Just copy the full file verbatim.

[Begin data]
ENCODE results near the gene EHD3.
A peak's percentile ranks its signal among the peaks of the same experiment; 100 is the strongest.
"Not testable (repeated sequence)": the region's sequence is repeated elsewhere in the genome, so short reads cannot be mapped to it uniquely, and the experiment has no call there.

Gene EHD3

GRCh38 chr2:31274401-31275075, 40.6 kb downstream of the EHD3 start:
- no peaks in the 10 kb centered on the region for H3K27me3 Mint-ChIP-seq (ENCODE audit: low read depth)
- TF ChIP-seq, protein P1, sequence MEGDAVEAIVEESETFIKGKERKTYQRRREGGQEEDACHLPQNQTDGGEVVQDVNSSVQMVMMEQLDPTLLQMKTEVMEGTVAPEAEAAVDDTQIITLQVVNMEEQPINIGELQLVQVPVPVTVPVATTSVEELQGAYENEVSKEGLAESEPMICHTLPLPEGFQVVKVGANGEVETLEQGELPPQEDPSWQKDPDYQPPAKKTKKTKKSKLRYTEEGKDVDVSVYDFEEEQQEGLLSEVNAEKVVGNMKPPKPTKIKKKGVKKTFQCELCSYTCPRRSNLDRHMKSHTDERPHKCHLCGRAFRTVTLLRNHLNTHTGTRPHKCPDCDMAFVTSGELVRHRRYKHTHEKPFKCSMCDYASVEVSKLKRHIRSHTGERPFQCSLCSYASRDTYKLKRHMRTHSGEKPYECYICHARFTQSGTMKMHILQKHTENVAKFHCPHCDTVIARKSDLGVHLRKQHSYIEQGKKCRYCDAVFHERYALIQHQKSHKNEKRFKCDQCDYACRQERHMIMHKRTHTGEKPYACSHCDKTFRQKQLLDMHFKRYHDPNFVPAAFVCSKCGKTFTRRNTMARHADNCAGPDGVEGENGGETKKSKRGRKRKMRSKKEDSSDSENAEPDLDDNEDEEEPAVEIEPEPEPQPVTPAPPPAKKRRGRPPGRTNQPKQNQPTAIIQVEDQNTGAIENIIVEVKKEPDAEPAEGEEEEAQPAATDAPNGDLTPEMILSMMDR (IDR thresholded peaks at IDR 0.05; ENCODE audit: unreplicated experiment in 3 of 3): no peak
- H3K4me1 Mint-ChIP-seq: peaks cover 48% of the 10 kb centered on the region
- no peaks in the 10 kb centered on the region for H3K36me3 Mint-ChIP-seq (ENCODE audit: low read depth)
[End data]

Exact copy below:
ENCODE results near the gene EHD3.
A peak's percentile ranks its signal among the peaks of the same experiment; 100 is the strongest.
"Not testable (repeated sequence)": the region's sequence is repeated elsewhere in the genome, so short reads cannot be mapped to it uniquely, and the experiment has no call there.

Gene EHD3

GRCh38 chr2:31274401-31275075, 40.6 kb downstream of the EHD3 start:
- no peaks in the 10 kb centered on the region for H3K27me3 Mint-ChIP-seq (ENCODE audit: low read depth)
- TF ChIP-seq, protein P1, sequence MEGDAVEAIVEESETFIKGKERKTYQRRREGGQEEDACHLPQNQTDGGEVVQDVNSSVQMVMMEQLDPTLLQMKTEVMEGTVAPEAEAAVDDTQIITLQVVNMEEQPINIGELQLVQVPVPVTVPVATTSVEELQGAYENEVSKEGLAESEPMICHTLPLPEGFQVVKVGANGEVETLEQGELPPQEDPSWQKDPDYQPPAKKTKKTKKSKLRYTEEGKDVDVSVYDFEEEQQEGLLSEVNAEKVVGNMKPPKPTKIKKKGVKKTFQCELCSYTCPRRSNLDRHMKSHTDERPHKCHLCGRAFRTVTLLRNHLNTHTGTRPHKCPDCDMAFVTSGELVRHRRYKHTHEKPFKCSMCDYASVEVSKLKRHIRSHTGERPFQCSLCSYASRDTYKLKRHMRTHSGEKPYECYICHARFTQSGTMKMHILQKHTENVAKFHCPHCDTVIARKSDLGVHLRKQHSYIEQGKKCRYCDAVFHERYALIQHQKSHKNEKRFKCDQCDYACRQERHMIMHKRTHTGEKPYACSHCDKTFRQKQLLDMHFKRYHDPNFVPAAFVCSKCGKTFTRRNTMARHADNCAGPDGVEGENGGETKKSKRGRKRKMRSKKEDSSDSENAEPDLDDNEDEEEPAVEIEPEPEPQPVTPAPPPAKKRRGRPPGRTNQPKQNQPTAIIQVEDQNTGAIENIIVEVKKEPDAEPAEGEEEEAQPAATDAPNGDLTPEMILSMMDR (IDR thresholded peaks at IDR 0.05; ENCODE audit: unreplicated experiment in 3 of 3): no peak
- H3K4me1 Mint-ChIP-seq: peaks cover 48% of the 10 kb centered on the region
- no peaks in the 10 kb centered on the region for H3K36me3 Mint-ChIP-seq (ENCODE audit: low read depth)